• Julie Morris

Thinking of Attending School Online? Here’s Some Advice

These days, there’s no arguing that having a college degree is important. Many jobs require a college degree to even be considered. Plus, a college education also opens your eyes up to a number of opportunities and interests! But, is going to school online worth it if you’re an athlete? We think so. If you’re on the fence, keep reading. LEAP presents everything you need to know to make a decision about continuing your education online.


The Advantages of Earning a Degree Online

There are some major advantages to earning a degree online. Among them, you’ll see the following benefits.


Online Degrees are Cheaper in Most Cases

Earning a degree online is cheaper than attending classes in person, in most cases. Most schools offer their programs both online and on campus. When you compare the costs of each, the online programs are always significantly less in the long run.


Online Degrees Fit Most Schedules

When you take your classes online, you don’t have to worry as much about scheduling. Rather than showing up to classes at a set time, you schedule your study time yourself. As long as you meet assignment deadlines, you don’t have to worry about scheduling conflicts with an online degree.


Online Degrees Give You More Free Time

When you’re an athlete, you need a significant amount of free time for practice, conditioning, and games. When you take classes online, you’ve got that free time. Just like with scheduling, an online degree is going to provide flexibility for all of your time. Online classes don’t require travel or set meeting times, so you end up saving a ton of time.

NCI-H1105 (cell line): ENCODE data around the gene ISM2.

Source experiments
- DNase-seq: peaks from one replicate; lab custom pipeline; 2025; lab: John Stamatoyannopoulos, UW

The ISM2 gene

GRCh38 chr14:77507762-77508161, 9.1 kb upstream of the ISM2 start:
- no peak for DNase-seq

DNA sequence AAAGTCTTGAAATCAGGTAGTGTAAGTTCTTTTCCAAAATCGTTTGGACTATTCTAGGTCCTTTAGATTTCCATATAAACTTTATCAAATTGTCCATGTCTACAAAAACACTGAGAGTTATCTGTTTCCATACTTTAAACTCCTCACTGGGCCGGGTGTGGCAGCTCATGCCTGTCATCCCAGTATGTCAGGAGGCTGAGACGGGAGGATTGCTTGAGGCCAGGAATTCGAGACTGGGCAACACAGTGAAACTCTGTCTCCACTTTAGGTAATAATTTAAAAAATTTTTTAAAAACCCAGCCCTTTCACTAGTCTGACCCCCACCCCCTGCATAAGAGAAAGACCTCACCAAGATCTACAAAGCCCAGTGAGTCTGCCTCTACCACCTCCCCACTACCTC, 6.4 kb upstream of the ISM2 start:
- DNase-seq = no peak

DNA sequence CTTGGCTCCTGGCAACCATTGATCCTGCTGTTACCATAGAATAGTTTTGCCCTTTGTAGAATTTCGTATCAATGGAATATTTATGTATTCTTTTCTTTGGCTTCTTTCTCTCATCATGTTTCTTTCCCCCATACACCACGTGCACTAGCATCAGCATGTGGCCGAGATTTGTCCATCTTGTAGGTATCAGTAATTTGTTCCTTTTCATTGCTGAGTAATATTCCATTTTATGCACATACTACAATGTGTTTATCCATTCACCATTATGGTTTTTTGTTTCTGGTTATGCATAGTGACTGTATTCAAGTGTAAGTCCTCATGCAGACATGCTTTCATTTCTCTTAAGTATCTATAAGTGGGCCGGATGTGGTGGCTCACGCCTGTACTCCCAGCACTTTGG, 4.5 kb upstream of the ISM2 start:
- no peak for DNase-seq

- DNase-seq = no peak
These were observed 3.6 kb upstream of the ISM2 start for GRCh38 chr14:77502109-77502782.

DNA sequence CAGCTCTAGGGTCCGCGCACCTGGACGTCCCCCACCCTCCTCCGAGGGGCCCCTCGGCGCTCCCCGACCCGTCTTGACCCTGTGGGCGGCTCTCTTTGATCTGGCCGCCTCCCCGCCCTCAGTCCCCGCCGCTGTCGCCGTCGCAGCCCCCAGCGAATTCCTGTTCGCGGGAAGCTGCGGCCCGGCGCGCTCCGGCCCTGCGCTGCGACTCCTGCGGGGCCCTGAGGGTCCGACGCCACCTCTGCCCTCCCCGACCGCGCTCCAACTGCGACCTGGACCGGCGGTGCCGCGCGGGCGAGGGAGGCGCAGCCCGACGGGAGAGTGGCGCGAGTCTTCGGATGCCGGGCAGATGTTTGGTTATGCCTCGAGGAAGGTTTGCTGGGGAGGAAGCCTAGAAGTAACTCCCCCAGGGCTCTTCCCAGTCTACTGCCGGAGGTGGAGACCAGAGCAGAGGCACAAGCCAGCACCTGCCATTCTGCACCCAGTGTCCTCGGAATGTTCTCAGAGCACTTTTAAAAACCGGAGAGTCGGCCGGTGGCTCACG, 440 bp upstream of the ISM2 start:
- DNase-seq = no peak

The Disadvantage of Earning a Degree Online

When you’re earning a degree online, there’s only one real disadvantage to be considered. As an online student, you need to ensure you’re making the most of your time. If you don’t set a schedule to complete your work, you may discover you’re falling behind. Use time management apps and programs to help you stay on task. Also, create a dedicated space where you can work without distraction. This place should also be clean and decluttered, as this can affect your anxiety and, in turn, distract you from the work you need to complete.


Some Popular Online Degree Programs

When you’re attending school online, you can get any number of degrees. Associate’s, bachelor’s, master’s, and even doctorates are available online! There’s no limit to how far you can take your online schooling. Some popular possible degrees you can get online include:

  • Accounting Degrees: Accounting degrees give learners vital skills in taxation, finance, and marketing. All of these are excellent skills to make you an in-demand professional.

  • Computer Engineering Degrees: Computer engineering is an ever-expanding field. Learning how to build physical computers, as well as software systems, is going to be in demand for the foreseeable future.

  • Education Degrees: Being able to teach others is one of the most highly desired skills available. Education degrees can also lead to great jobs in nearly any industry, as well as to coaching positions in local schools.

Tips for Applying to Schools

Applying to schools isn’t as clear-cut as you may think it is. When you start applying to online degree programs, use the following tips to make the process as easy as possible!

  • Know your deadlines. There are cut-off dates for certain degree programs.

  • Follow instructions. Be sure to read through all of the instructions during the application process.

  • Proofread your application. The last thing you want are typos that may make the application invalid.

  • Be honest. When you’re applying for schools, be honest with your responses. This is something that’s highly valuable when trying to get into a competitive school.

As long as you can do these four things, you’re ready to start applying! Start your online degree program today!


LEAP (Learn, Empower, Assist, and Prepare) helps provide students with the knowledge and skills they need to prepare for post-secondary transition.


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